“Is there ‘action’ in architecture’s apparent passivity, in its steady and static permanence?”
—David Leatherbarrow,

Architecture Oriented Otherwise, p. 48.




“I am at a loss — fear grips my mind — whether to act, or not to act and take my chances.”
—King Pelasgus in

Aeschylus’ Suppliants, lines 379-80.




“Life is a material and corporeal movement, an action which is by its very essence imperfect and irregular; I apply myself to serving it in its own way…”

“Of Vanity,” Essays, 3.9.




“To act, in its most general sense, means to take an initiative, to begin… to set something into motion.”
—Hannah Arendt,

The Human Condition, p. 177.




“Be not too tame, neither; but let your own discretion be your tutor. Suit the action to the word, the word to the action.”
—Hamlet to a player in

Shakespeare'sHamlet, 3.2.




“…true activity can be invisible…”
—Peter Brook, The Empty Space p.129.




“In the constitution of a poem, the Action is aimed at by the poet, which answers Place in a building; and that Action hath his largeness, compass, and proportion.”
—Ben Jonson,





“Things move, persons act.”
—Kenneth Burke, Language as Symbolic Language, p. 64.




“[T]he whole structure of culture may be considered as the long detour which starts with action and returns to action.”
—Paul Ricoeur,

History and Truth, p. 200.





“...perceiving is a way of acting… It is something we do.”
—Alva Noë,

Action in Perception, p. 1.




"the poet must be a maker not of verses but of stories [mythos], since he is a poet in virtue of his representation [mimesis], and what he represents is action [praxis]"
—Aristotle, Poetics 1451b.




“All physical things, especially bodies and buildings, offer themselves to visual experience as sedimentations of actions…”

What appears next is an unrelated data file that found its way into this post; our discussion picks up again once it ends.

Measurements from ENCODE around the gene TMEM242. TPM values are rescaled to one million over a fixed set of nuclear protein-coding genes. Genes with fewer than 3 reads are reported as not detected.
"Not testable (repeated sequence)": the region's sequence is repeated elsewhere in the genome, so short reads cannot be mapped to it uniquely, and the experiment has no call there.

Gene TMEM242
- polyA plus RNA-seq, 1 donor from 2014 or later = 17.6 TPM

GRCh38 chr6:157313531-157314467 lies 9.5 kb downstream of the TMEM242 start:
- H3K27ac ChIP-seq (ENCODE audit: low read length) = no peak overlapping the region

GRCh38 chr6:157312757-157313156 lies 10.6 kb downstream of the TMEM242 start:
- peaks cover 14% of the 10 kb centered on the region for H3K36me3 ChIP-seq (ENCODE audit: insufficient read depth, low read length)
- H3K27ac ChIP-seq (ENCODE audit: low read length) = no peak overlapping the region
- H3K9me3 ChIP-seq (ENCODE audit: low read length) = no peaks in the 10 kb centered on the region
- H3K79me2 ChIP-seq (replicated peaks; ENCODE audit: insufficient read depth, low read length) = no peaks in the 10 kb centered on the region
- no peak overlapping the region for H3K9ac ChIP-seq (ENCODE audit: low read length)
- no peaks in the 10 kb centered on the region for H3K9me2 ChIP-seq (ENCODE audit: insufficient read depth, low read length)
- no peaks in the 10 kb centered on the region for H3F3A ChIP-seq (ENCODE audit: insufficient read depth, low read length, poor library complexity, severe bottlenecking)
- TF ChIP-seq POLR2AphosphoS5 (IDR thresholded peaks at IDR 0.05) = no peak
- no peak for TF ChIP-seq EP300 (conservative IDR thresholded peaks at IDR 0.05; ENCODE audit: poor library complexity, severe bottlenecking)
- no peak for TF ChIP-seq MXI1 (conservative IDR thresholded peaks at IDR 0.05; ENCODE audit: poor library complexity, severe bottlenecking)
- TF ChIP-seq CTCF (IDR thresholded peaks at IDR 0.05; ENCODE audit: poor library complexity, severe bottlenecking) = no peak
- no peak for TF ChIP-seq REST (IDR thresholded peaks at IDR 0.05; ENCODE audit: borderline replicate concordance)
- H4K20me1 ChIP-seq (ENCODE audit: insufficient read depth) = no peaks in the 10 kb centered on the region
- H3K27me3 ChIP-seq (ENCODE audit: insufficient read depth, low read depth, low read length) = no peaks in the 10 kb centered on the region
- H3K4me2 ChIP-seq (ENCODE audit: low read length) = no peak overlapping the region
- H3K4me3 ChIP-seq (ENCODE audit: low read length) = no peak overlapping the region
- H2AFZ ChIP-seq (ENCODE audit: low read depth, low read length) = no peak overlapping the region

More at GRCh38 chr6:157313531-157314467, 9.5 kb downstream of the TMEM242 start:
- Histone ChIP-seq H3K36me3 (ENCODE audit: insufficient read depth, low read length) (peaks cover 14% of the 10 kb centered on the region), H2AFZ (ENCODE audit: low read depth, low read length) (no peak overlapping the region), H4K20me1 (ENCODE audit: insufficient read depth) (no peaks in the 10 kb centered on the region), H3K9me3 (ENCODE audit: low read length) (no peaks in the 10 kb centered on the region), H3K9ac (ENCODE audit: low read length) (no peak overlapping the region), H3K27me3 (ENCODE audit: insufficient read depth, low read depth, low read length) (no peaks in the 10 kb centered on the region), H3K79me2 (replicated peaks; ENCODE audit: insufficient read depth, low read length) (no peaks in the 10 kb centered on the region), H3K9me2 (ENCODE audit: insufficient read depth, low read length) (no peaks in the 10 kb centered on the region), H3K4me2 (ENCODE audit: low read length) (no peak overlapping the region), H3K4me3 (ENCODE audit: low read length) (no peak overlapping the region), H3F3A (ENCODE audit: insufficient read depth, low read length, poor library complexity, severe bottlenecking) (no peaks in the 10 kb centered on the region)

—David Leatherbarrow,

Architecture Oriented Otherwise, p. 82.






"The end or telos of the practical disciplines or praxis, according to Aristotle, is not theoretical knowledge (although such knowledge is important for the practical disciplines). It is rather a distinctive type of activity.”
—Richard J. Bernstein,

Praxis and Action, p. 316.





"Architecture is defined by the actions it witnesses as much as by the enclosure of its walls.”
—Bernard Tschumi,

Architecture and Disjunction, p. 100.





“…architecture, like any other art, is a representation of human praxis [action] and not a representation of nature or ideas.”
—Dalibor Vesely,

“Architecture and the Poetics of Representation”, p. 33.





“…to think is also a form of acting… thinking, as is sometimes said, is a kind of ‘inner action’.”
—Hannah Arendt,

Responsibility and Judgment, p. 105.





“Malevich, Lissitsky, Kandinsky, Tatlin, Pevsner, Rodchenko… all believed in the social role of art… Their works were like hinged doors, connecting activity with activity. Art with engineering; music with painting; poetry with design; fine art with propaganda; photographs with typography; diagrams with action; the studio with the street…”
—John Berger,

Art and Revolution, p. 37-8.





“You may sit without a motion and at the same time be in full action.”
—Konstantin Stanislavski,

“Action” in An Actor Prepares.





"[W]hen all representations of action pass into oblivion… lethargy is elevated to the most glorious magnitude.”
—Robert Smithson,

“Entropy and the New Monuments” (1966).